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Caramel Cream Bar Cookies

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1 cup butter, softened
3/4 cup brown sugar
2 egg yolks
1 teaspoon vanilla
2 cups flour
3/4 cup butter
5 cups powdered sugar
1 teaspoon vanilla
4 to 7 tablespoons heavy cream

Caramel Cream Bar Cookies

A Pillsbury Bake-Off recipe is transformed into a bar cookie for a much easier version of a rich and delightful treat.

  • Serves 36
  • Easy

About This Recipe

I love so many of Pillsbury’s Bake-Off recipes. This makes sense when you know that I grew up reading their Bake-Off cookbooks, and that my mom saved the newspaper inserts announcing the Bake-Off winners in the 1960s and 1970s. In fact, I still have some of those crumbling pages, and I’m always looking for more on eBay. It’s fascinating to look through them. That’s where I got the idea for Caramel Cream Bar Cookies.

When I was little, I didn’t want to enter the contest; I wanted to be one of the sleek and poised home economists pictured with the contestants! And I did work for Pillsbury on the Bake-Off; in the kitchens and for recipe search. I never did get to be one of the “sleek and poised home economists” at the actual Bake-Off contest, but my picture is in the Bake-Off 33 cookbook!

This recipe for Caramel Cream Bar Cookies is based on an old Bake-Off contest favorite: Caramel Cream Sandwich Cookies. That recipe makes a little round cookie, sandwiched with a browned butter frosting. The recipe is very rich and delicious.

These bars look so plain and innocent, but when you bite into one, it not only melts in your mouth, it has some of the best flavor I have ever tasted in a bar cookie. The recipe has almost two cups of butter in the shortbread and frosting!

And this recipe feeds a crowd very easily. You have to use a large 15″ x 10″ jelly roll pan, and the bars should be cut small. One pan easily feeds 36 people. Enjoy every bite of this rich and creamy bar cookie.

Tips for the best Caramel Cream Bar Cookies:

  • Always measure flour accurately. Cookies are especially vulnerable to too much flour; spoon the flour into the measuring cup and level it off.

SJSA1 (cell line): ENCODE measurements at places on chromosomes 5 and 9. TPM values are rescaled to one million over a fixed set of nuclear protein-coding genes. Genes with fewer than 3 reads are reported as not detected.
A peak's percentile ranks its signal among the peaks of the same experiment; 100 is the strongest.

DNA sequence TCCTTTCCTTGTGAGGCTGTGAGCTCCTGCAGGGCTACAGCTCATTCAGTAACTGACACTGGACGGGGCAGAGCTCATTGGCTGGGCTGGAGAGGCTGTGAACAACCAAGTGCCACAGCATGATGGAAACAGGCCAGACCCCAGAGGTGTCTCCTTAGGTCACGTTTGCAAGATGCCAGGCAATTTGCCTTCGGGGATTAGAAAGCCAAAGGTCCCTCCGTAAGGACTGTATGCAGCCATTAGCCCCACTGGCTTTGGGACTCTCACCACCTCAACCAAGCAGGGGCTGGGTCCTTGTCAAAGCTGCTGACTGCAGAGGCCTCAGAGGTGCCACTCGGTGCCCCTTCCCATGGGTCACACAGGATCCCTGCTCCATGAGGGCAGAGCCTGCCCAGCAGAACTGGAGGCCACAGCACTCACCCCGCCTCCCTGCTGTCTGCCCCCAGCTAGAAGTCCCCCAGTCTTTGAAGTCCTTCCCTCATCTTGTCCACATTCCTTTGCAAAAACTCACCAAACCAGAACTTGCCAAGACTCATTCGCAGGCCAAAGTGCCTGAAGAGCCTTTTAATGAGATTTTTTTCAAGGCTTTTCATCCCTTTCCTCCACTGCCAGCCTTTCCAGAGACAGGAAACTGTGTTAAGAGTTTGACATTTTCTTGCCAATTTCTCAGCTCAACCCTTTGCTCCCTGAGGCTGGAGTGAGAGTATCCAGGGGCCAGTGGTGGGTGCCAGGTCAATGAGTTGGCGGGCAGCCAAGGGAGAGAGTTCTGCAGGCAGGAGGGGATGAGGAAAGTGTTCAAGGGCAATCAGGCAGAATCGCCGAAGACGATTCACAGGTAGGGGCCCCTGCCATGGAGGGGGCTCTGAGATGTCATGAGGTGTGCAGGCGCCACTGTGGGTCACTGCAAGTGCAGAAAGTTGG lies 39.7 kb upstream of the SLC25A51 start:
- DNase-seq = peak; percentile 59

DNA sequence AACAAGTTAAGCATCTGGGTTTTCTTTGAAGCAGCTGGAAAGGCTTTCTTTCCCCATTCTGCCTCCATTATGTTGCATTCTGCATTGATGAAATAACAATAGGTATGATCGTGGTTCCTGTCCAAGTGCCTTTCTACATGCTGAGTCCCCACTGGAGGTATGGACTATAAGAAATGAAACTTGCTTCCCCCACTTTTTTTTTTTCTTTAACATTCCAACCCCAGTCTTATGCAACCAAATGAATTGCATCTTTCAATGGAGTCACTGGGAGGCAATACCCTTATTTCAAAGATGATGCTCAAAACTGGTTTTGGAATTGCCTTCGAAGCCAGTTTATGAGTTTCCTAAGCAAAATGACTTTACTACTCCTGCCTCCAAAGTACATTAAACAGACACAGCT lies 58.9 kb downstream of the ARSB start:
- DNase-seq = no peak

• Don’t overwork the dough or the cookies will be tough.
  • When you are browning butter, you have to pay very close attention. It can go from beautifully browned to burned in a second.

Why this recipe works:

  • Most cookie recipes, whether drop, shaped, or cut out, can be transformed to bar cookies. As a general rule, for every 2 cups of flour you should use at least 9-inch by 13-inch pan. A dough like chocolate chip cookies works well in that size pan, but a shortbread cookie, like this one, should be baked in a jelly roll pan.
  • Because the recipe is high in fat, it stays tender even when baked in a large sheet.
  • Choose a lower temperature for baking the bar cookies, and start with the lowest time. Just keep checking the bars and take them out when they are starting to turn golden around the edges.
  • Bar cookies are easier to make because you don’t have to form each individual cookie.

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Preheat the oven to 325°F. Spray a 15" x 10" jelly roll pan with nonstick baking spray containing flour and set aside.


In a large bowl, combine 1 cup butter with the brown sugar and beat until fluffy. Add the egg yolks and 1 teaspoon vanilla and beat until combined.


Add the flour and mix just until a dough forms. Press the dough into the bottom of the prepared pan.


Bake for 17 to 22 minutes or until the bars are set and starting to turn light golden brown around the edges. Cool the bars completely in the pan on a wire rack.


To make the frosting, melt 3/4 cup butter in a heavy saucepan over low heat. Now you're going to let the butter brown. Keep the pan over low heat. The butter will start to sizzle. When the sizzling stops, swirl the pan as the butter starts to brown. When you see brown areas, take the pan off the heat. Don't let the butter burn.


Using a hand mixer, beat the powdered sugar, 1 teaspoon vanilla, and enough of the cream for desired spreading consistency into the butter in the pan. Frost the bars and let stand until cool. Cut into bars to serve. Store covered at room temperature.


Linda is a bestselling cookbook author and home economist who has written 54 books (53 cookbooks and Medical Ethics for Dummies) since 2005. She has worked for Pillsbury since 1988, on the Bake-Off and other projects. Linda has been a web presence since 2002, developing recipes and teaching people how to cook.

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